What is the current Indian national game

Soccer in India: where old stars entertain 1.3 billion unsuspecting people

Every step he takes sounds like he's about to wade through the swamp. The training is less than 20 minutes old when Manuel Friedrich's socks start to make strange noises. Puddles have formed in his football boots. It is the time of the summer monsoon in India, but there is no rainwater that stands in the shoes and makes the jersey stick to the body. The first beads of sweat came out of Friedrich's pores when he left the hotel.

The 35-year-old German has been living in Mumbai, the 20 million-inhabitant metropolis on the west coast of the subcontinent, for four weeks. The thermometer shows 37 degrees Celsius, it's humid and loud. The city, in which more than twice as many people live in a small space as in Austria, looks restless like an anthill.

More than half of the inhabitants have - in view of the heavy rainfalls downright tragic - no water connection and therefore no sewage system. Unfamiliar smells, strange faces, strange language, strange food. "Even if I haven't heard much from the country and its people, everything is different here - completely," says Friedrich, who has toured large parts of Asia in recent years.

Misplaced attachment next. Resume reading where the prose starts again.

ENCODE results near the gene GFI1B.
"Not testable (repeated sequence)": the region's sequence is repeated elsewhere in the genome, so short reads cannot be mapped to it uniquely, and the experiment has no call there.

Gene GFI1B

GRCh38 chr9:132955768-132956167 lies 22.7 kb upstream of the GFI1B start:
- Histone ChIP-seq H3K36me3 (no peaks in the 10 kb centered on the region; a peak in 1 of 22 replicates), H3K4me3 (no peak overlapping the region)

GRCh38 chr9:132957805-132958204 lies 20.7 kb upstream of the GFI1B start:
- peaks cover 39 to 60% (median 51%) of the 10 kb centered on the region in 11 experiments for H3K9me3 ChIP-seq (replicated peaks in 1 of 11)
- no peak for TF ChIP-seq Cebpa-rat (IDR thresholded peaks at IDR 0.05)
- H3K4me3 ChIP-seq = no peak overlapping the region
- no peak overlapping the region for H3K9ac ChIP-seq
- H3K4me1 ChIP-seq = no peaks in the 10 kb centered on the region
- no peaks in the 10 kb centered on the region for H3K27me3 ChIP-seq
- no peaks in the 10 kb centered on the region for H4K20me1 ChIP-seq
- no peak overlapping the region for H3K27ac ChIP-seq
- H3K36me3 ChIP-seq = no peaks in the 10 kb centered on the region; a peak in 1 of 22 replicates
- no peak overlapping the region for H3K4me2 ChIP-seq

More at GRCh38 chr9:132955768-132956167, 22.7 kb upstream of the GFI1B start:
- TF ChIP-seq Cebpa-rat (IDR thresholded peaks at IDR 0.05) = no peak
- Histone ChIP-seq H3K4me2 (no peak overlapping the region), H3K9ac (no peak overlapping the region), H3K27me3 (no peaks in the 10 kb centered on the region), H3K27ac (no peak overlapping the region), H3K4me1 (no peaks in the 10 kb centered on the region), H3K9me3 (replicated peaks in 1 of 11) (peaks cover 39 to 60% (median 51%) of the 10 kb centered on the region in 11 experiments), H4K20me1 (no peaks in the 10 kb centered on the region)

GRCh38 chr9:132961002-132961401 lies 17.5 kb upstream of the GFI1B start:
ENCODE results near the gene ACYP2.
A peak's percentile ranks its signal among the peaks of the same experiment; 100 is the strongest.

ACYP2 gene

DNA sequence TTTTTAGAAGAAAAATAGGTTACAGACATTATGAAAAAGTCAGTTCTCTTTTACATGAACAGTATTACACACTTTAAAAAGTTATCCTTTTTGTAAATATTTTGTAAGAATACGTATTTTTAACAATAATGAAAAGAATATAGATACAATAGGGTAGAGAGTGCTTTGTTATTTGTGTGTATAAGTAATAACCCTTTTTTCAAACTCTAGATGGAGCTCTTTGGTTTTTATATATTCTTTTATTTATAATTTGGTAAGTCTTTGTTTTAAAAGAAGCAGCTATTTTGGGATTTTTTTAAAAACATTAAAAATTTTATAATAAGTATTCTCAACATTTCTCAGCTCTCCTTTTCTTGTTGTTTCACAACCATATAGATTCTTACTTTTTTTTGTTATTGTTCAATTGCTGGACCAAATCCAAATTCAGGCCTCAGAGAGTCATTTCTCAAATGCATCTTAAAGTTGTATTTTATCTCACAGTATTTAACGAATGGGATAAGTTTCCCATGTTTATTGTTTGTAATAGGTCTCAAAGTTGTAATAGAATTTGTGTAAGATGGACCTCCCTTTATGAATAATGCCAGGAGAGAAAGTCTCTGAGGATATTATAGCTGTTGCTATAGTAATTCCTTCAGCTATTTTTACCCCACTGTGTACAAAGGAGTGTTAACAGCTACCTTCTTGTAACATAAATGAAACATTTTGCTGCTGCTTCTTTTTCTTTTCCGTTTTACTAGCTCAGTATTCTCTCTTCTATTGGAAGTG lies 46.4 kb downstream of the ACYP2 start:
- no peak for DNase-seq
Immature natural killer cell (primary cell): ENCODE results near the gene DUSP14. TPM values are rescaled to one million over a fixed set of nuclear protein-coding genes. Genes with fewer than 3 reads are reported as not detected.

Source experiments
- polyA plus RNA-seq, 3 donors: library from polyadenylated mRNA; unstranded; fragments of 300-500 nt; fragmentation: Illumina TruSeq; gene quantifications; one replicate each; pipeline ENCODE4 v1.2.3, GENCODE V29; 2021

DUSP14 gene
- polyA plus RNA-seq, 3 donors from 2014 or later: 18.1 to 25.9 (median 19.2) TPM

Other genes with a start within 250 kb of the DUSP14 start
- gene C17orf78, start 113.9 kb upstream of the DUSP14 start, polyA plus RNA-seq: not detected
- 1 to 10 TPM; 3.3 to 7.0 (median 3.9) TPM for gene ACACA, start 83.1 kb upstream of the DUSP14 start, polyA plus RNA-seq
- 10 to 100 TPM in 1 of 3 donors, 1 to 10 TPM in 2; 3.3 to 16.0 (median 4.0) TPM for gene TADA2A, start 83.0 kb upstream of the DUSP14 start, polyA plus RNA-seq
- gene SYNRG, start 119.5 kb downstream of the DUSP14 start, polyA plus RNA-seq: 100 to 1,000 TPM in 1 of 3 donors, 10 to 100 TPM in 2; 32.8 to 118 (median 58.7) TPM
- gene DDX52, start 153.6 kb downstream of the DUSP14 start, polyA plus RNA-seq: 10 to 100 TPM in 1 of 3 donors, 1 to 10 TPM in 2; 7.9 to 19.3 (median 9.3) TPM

India - he emphasizes this several times - is "yet another completely different number". At the end of his career, the German professional was looking for - and found - an adventure. In October, the former defender from Mainz, Leverkusen and Borussia Dortmund will be there when the Indian Super League starts, the most recent and so far most costly attempt to teach football culture to 1.3 billion Indians.

"An incomparable, unique championship," promised the marketer IMG-Reliance in his brochure: "It will promote local talent and be home to international stars. With the aim of making football a flagship for the sport in this country."